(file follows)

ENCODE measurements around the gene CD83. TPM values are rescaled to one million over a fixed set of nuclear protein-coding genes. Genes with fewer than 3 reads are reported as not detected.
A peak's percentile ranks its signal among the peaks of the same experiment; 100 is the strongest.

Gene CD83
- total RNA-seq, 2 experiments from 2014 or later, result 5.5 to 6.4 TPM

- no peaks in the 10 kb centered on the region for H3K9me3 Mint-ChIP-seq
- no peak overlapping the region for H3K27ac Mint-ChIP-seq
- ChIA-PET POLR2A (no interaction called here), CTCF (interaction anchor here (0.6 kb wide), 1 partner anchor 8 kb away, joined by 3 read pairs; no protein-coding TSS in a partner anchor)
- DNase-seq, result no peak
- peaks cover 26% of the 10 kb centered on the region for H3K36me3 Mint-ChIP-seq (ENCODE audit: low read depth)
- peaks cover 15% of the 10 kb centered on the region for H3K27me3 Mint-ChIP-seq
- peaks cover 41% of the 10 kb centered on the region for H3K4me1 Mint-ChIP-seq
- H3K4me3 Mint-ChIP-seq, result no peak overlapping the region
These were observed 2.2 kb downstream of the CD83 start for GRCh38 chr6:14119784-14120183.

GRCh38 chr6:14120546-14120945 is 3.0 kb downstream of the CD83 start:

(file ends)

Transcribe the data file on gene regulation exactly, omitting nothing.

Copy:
ENCODE measurements around the gene CD83. TPM values are rescaled to one million over a fixed set of nuclear protein-coding genes. Genes with fewer than 3 reads are reported as not detected.
A peak's percentile ranks its signal among the peaks of the same experiment; 100 is the strongest.

Gene CD83
- total RNA-seq, 2 experiments from 2014 or later, result 5.5 to 6.4 TPM

- no peaks in the 10 kb centered on the region for H3K9me3 Mint-ChIP-seq
- no peak overlapping the region for H3K27ac Mint-ChIP-seq
- ChIA-PET POLR2A (no interaction called here), CTCF (interaction anchor here (0.6 kb wide), 1 partner anchor 8 kb away, joined by 3 read pairs; no protein-coding TSS in a partner anchor)
- DNase-seq, result no peak
- peaks cover 26% of the 10 kb centered on the region for H3K36me3 Mint-ChIP-seq (ENCODE audit: low read depth)
- peaks cover 15% of the 10 kb centered on the region for H3K27me3 Mint-ChIP-seq
- peaks cover 41% of the 10 kb centered on the region for H3K4me1 Mint-ChIP-seq
- H3K4me3 Mint-ChIP-seq, result no peak overlapping the region
These were observed 2.2 kb downstream of the CD83 start for GRCh38 chr6:14119784-14120183.

GRCh38 chr6:14120546-14120945 is 3.0 kb downstream of the CD83 start: